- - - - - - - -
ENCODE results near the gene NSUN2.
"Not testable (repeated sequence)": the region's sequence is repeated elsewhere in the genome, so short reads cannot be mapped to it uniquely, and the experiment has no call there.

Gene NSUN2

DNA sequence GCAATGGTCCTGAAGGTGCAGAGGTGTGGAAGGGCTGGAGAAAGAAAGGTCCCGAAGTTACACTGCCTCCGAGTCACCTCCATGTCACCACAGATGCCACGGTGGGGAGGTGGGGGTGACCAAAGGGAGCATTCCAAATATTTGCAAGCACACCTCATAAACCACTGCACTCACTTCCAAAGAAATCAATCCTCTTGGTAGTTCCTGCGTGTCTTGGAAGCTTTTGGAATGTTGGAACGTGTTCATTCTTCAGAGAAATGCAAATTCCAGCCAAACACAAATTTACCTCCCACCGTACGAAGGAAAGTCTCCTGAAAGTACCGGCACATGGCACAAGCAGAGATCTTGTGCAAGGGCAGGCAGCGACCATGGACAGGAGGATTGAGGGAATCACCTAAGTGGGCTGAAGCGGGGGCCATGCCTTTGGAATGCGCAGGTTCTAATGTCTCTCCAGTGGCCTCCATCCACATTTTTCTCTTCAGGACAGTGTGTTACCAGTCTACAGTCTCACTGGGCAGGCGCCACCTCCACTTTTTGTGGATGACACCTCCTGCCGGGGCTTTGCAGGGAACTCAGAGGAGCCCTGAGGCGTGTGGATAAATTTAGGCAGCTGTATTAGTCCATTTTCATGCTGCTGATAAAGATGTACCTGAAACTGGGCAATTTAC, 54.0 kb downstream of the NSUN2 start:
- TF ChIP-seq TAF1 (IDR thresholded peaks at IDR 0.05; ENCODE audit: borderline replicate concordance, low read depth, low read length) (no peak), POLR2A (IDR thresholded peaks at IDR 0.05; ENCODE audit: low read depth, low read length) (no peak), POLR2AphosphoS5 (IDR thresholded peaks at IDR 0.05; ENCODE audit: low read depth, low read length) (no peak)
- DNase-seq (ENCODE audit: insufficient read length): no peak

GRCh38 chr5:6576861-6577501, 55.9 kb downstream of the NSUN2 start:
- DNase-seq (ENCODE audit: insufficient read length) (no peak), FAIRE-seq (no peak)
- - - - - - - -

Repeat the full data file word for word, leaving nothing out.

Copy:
ENCODE results near the gene NSUN2.
"Not testable (repeated sequence)": the region's sequence is repeated elsewhere in the genome, so short reads cannot be mapped to it uniquely, and the experiment has no call there.

Gene NSUN2

DNA sequence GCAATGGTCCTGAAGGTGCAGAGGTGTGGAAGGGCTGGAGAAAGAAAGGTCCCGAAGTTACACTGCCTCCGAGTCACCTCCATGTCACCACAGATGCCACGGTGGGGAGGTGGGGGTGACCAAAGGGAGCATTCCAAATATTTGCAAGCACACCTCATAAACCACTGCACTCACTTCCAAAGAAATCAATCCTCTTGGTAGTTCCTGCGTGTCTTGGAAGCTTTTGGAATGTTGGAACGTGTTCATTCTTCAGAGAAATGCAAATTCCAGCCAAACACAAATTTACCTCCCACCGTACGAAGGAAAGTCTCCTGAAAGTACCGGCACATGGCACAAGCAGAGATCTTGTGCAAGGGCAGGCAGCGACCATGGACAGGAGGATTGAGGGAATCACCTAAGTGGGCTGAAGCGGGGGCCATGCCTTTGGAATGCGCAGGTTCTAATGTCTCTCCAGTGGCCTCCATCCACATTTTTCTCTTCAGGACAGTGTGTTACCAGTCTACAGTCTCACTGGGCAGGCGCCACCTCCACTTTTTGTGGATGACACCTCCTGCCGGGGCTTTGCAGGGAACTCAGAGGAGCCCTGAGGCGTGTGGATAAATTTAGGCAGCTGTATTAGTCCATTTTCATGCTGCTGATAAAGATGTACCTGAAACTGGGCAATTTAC, 54.0 kb downstream of the NSUN2 start:
- TF ChIP-seq TAF1 (IDR thresholded peaks at IDR 0.05; ENCODE audit: borderline replicate concordance, low read depth, low read length) (no peak), POLR2A (IDR thresholded peaks at IDR 0.05; ENCODE audit: low read depth, low read length) (no peak), POLR2AphosphoS5 (IDR thresholded peaks at IDR 0.05; ENCODE audit: low read depth, low read length) (no peak)
- DNase-seq (ENCODE audit: insufficient read length): no peak

GRCh38 chr5:6576861-6577501, 55.9 kb downstream of the NSUN2 start:
- DNase-seq (ENCODE audit: insufficient read length) (no peak), FAIRE-seq (no peak)